Argentina, Tucumán, Catholic Church Records (FamilySearch Historical Records)

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Argentina, Tucumán, Catholic Church Records, 1727-1955 .
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This article describes a collection of records at FamilySearch.org.
Tucumán, Argentina
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Flag of the Republic of Argentina
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Location of Tucumán, Argentina
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Record Description
Record Type: Church
Collection years: 1727-1955
Languages: Spanish
Title in the Languages: Argentina, Tucumán, Registros Parroquiales de la Iglesia Católica
FamilySearch Resources
Related Websites
Archive
Catholic Church Parishes


What is in the Collection?

This collection of church records for the period of 1727 to 1955 includes baptisms, confirmations, marriages, and deaths/burials for the cities of Alderetes, Concepción, Cruz Alta, Famaillá, Graneros, Medinas, Monteros, San Miguel de Tucumán, Tafí del Valle, Trancas, Villa Luján and Villa de Leales in the province of Tucumán.

The parishes contained in the collection are Nuestra Señora del Rosario, Inmaculada Concepción, Santo Cristo, Nuestra Señora del Carmen, Nuestra Señora de La Merced, Nuestra Señora de la Encarnación,San Joaquín and Nuestra Señora de la Candelaria.

The later records were created when the parishes were part of the Diocese of Tucumán, which was created on February 15, 1897 from the Diocese of Salta, and later elevated to archdiocese on February 11, 1957. The earlier records were created when the parishes were part of the Diocese of Salta, created on March 28, 1806 from the Diocese of Santiago del Estero, and had jurisdiction over a wide territory which currently is formed by different provinces including Tucumán. The records before 1806 were created when the parishes were part of the Diocese of Cordoba del Tucumán, which had jurisdiction over Santiago del Estero, Tucumán, Salta, Catamarca, La Rioja, and Jujuy.

General Information About Church Records

Church records are crucial for genealogical research, since civil authorities did not begin registering vital statistics until after 1886. After this date one should search in both church and civil records as there may be information in one that does not appear in the other. For instance the church records may only list the godparents whereas the civil records may list the grandparents.

Church records are the most important records for genealogical research in Argentina. The vast majority of Argentines were Catholic and were registered in the records of the local parish or diocese which are called registros parroquiales (parish registers). These records include entries for baptisms, marriage information, marriages, deaths, and burials. They can help you trace and link families. Often two and sometimes three generations are indicated in the records. In addition, church records may include church censuses, account books, confirmations, and other church-related records.

Some church records have been lost or have deteriorated due to natural effects, such as humidity and insects, and more dramatic events such as fire, floods and earthquakes. Civil and political strife have also caused the destruction of parish books. Some records were destroyed or damaged because of poor storage. However, many records considered lost are simply misplaced or misidentified.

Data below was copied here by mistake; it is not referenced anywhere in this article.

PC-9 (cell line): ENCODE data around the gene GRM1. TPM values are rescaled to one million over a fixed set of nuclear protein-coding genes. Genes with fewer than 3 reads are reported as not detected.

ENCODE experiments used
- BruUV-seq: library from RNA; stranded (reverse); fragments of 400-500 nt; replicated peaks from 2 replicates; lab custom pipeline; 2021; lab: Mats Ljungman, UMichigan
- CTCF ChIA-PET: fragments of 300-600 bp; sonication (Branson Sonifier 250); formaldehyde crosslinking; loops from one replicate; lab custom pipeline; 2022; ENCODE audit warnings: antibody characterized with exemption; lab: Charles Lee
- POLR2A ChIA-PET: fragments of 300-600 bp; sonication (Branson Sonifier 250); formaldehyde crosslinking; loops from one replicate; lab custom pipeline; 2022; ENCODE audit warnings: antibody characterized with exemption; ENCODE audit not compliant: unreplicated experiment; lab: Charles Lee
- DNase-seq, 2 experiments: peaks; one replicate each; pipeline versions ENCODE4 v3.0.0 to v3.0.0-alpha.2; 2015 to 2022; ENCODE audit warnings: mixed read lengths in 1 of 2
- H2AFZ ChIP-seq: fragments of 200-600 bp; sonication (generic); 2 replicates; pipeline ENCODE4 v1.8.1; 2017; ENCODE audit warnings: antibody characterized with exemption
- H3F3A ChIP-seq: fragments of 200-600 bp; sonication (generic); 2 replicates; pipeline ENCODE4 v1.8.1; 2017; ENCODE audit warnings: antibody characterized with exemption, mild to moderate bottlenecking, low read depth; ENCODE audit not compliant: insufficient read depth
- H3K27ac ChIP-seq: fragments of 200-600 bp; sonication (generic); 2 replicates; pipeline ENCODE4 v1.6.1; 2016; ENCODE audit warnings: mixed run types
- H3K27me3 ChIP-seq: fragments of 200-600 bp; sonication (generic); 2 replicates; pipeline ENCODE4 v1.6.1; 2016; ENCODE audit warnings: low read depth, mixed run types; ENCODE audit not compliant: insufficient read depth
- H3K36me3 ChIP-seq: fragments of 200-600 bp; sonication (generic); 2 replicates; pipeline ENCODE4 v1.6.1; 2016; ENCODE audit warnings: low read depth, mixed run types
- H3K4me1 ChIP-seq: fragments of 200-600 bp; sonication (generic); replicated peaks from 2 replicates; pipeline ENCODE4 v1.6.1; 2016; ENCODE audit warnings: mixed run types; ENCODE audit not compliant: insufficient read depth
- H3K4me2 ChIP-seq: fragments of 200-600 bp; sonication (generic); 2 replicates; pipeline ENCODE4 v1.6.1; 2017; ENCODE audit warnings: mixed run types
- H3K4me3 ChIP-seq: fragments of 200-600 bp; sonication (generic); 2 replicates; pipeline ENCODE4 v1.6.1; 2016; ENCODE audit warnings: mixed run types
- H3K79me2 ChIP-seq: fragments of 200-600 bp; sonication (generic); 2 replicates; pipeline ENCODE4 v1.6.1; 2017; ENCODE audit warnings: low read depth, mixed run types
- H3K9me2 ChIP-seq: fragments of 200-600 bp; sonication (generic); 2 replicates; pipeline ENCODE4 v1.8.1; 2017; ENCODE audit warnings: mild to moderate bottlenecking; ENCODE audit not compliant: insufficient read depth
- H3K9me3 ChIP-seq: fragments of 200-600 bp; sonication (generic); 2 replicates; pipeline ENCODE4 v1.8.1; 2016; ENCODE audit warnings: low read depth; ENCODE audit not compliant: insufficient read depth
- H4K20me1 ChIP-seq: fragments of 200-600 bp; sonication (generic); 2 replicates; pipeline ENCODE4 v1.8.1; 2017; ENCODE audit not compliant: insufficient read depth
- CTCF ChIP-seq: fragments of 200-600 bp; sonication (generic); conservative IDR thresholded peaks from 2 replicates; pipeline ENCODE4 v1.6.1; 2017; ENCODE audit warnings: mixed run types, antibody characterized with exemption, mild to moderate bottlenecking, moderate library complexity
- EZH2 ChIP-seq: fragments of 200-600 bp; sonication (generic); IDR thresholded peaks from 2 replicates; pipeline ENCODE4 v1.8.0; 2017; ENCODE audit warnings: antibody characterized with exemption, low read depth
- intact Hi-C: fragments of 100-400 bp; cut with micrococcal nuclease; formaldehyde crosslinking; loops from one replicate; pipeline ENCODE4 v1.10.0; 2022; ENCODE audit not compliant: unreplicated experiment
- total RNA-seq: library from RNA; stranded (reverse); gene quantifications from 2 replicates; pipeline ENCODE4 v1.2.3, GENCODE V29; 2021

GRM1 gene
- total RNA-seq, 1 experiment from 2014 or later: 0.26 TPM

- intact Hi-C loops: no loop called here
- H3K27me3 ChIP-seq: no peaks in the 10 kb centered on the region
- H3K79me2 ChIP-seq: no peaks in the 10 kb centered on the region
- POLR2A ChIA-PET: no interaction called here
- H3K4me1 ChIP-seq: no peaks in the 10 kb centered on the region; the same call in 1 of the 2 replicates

In 1886 the civil government began keeping vital records (civil registration). If you are looking for ancestors who came before this time, then the Catholic Church parish registers are the best records available to identify these individuals, since church records were around for hundreds of years prior to civil registration. For civil vital records of births, deaths, and marriages after 1886, see Argentina Civil Registration (Registro Civil).

For a list of localities currently published in this collection, select the Browse link from the collection landing page.

You can browse through images in this collection by visiting the browse page for Argentina, Tucumán, Catholic Church Records, 1727-1955.

Collection Content

Sample Images

What Can this Collection Tell Me?

The information in each record may vary by year.

Baptism records usually include the following information:

  • Date of baptism
  • Place of baptism
  • Name
  • Parents’ names
  • Parents’ nationality
  • Parents' occupation
  • Godparents’ names

Confirmation records usually include the following information:

  • Name, age, and gender
  • Parents' names
  • Godparents' names

Marriage records usually include the following information:

  • Date of marriage
  • Place of marriage
  • Name of groom
  • Groom's age, nationality, occupation, and race
  • Groom's parents' names
  • Name of bride
  • Bride's age, nationality, occupation, and race
  • Bride's parents' names
  • Witnesses' names and civil status
  • Sometimes place of birth
  • Parents’ names
  • Sometimes grandparents’ names

Death/burial records usually include the following information:

  • Date
  • Place
  • Name of the deceased (keep in mind that death records for women may be filed under their married name)
  • Age of deceased
  • Parents' names
  • Final resting place

How Do I Search the Collection?

As you are searching it is helpful to know such information as your ancestor’s first name or some identifying information such as residence and age, and family relationships. Remember that there may be more than one person in the records with the same name as your relative and that your relative may have used nicknames or different names at different times.

Some record sets have indexes; these indexes were created at the end of the year. Copy errors could have been made in the index, so you want to find the actual record to verify the information is correct. Using the index is a helpful way to find the actual record.